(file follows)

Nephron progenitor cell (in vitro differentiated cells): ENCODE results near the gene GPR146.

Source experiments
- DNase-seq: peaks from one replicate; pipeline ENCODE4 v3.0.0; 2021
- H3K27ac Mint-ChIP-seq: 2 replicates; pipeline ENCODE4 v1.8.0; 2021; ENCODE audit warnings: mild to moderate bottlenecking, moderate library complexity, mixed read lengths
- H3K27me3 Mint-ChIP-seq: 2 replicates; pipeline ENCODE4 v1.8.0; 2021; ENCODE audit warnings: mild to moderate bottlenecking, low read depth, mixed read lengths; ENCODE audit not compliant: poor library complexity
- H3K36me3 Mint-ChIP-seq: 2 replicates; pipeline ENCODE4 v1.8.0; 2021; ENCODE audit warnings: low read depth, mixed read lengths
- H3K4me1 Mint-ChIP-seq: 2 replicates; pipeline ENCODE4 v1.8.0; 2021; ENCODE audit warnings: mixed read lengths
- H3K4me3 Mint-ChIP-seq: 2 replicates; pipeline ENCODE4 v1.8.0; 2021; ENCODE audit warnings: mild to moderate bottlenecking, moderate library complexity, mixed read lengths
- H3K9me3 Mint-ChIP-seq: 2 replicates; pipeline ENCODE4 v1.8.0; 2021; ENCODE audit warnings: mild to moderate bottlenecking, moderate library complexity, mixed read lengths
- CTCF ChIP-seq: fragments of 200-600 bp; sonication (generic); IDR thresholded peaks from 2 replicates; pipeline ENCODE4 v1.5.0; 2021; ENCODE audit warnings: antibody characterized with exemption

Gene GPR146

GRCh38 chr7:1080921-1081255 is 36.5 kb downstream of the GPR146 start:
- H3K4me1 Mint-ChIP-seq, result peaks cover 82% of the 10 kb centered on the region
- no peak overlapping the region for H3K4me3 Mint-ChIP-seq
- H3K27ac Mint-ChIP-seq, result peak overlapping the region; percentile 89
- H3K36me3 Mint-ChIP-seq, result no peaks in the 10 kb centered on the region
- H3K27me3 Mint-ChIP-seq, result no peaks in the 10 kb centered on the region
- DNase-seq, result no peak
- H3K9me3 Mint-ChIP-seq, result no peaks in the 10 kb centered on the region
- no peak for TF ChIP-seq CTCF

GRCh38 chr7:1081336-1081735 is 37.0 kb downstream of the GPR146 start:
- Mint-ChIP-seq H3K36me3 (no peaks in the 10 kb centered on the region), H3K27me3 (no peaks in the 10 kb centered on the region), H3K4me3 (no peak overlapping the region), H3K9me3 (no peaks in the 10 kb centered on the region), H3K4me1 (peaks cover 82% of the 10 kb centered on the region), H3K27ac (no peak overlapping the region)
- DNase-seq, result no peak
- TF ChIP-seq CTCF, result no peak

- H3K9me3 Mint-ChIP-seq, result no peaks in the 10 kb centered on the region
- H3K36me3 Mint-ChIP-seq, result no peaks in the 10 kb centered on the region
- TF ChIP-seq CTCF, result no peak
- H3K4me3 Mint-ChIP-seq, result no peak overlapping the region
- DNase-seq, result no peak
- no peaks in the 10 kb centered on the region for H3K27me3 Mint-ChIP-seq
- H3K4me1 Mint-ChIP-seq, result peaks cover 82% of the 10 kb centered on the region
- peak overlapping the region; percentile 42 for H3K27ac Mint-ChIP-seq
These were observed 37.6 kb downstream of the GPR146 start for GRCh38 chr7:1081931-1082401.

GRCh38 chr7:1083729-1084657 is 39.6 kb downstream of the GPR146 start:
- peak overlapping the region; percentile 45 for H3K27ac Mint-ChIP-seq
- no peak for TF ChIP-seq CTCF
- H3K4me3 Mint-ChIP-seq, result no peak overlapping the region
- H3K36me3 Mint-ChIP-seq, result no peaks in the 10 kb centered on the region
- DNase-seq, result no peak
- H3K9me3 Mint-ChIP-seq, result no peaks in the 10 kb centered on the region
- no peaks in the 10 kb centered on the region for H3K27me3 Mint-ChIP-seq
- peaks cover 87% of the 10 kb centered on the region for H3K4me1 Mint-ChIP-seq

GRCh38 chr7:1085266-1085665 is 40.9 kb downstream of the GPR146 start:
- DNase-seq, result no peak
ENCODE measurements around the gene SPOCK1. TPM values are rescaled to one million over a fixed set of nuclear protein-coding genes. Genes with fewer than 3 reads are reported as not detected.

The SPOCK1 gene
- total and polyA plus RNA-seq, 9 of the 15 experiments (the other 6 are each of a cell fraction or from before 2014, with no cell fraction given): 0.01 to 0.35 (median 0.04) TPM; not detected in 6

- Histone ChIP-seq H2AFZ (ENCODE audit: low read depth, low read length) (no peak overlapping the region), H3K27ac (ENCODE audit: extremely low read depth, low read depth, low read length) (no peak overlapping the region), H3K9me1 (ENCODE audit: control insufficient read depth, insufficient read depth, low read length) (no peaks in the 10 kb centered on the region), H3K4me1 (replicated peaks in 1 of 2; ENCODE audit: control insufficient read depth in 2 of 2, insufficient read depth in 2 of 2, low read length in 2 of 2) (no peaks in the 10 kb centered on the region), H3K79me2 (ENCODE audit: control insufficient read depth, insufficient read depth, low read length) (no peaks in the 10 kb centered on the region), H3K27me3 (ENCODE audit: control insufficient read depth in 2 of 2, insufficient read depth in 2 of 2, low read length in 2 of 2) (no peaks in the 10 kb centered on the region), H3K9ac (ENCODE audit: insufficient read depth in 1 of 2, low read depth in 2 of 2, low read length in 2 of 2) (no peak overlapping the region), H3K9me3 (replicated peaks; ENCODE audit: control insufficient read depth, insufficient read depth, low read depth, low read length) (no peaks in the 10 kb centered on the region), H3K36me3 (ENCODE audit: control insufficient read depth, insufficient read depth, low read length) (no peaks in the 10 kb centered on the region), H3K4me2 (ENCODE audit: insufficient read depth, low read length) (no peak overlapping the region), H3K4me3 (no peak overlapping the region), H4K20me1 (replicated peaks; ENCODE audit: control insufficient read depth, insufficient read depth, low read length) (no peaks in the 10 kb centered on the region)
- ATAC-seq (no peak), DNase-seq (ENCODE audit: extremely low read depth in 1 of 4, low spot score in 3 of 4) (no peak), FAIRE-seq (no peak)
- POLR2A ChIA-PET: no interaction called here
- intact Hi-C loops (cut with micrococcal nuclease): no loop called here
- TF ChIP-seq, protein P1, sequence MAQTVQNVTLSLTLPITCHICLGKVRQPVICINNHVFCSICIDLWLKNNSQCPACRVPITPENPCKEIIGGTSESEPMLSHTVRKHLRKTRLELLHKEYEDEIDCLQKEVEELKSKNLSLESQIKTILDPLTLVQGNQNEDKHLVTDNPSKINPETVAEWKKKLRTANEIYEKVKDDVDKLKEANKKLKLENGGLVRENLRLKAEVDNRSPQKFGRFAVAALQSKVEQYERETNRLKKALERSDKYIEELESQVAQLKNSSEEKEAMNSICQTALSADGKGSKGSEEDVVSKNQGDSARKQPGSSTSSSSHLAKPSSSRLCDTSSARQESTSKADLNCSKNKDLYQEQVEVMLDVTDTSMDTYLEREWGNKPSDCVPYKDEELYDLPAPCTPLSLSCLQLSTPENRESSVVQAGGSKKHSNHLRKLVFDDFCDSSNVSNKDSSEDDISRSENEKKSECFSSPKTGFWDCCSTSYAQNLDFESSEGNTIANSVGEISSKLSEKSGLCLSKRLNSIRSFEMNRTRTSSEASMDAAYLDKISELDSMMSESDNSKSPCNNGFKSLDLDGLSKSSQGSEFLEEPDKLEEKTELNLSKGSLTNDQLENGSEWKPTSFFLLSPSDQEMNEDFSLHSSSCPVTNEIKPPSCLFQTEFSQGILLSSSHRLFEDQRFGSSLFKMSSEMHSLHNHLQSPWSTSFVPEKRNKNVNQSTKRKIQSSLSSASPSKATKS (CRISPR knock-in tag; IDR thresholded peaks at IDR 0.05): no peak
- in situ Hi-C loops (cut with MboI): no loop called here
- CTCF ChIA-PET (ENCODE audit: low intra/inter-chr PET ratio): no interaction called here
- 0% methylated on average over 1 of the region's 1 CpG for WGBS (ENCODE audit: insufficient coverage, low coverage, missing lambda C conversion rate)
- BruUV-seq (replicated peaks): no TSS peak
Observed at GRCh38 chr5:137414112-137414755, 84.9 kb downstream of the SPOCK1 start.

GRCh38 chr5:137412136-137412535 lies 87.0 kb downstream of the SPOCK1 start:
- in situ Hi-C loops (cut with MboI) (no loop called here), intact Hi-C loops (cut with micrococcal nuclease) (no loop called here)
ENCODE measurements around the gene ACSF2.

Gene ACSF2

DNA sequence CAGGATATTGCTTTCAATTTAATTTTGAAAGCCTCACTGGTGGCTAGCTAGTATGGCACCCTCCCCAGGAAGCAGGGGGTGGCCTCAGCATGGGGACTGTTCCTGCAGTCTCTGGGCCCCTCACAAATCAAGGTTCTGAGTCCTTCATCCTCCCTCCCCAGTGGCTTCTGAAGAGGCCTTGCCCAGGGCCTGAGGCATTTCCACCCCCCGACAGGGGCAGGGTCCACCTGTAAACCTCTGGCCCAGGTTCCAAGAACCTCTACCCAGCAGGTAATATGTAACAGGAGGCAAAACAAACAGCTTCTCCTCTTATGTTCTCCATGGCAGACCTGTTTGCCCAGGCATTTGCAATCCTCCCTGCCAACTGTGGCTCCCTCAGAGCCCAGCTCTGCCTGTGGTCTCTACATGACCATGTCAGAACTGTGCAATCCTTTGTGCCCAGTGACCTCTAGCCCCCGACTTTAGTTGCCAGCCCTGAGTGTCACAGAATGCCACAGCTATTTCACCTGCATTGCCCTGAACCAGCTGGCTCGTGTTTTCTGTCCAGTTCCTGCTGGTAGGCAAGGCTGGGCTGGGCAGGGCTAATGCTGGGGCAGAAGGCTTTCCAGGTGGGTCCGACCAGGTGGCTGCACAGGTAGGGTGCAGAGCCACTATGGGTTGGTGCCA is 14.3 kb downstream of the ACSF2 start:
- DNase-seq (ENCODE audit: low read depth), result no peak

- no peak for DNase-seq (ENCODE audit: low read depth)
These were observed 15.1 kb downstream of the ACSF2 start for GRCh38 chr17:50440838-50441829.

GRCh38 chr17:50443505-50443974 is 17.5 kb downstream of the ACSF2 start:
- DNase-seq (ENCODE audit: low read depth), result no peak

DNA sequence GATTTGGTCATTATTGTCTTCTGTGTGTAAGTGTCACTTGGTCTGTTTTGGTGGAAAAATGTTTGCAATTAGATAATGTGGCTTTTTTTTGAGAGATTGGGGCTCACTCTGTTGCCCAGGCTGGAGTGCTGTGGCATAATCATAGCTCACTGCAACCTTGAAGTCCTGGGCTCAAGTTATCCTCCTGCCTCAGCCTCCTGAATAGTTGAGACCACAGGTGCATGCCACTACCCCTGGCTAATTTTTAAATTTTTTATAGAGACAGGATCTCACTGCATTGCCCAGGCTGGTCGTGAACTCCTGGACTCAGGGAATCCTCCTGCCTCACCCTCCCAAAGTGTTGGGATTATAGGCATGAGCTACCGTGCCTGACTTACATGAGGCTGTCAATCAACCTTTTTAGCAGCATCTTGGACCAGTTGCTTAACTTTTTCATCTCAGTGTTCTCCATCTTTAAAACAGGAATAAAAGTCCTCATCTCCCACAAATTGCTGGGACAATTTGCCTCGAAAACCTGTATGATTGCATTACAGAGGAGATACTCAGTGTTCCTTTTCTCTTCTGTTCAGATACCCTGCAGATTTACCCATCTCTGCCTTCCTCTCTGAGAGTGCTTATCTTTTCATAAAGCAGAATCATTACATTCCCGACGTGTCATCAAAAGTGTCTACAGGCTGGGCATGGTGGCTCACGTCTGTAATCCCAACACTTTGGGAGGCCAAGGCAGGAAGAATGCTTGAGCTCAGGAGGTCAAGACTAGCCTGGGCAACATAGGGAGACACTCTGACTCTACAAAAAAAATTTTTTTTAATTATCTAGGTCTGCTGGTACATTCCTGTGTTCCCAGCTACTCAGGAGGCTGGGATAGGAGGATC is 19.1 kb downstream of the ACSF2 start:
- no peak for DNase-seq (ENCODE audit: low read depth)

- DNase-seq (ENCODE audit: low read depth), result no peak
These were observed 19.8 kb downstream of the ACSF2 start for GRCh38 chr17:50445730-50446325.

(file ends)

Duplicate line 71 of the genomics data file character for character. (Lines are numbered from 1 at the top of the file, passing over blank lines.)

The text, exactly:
These were observed 19.8 kb downstream of the ACSF2 start for GRCh38 chr17:50445730-50446325.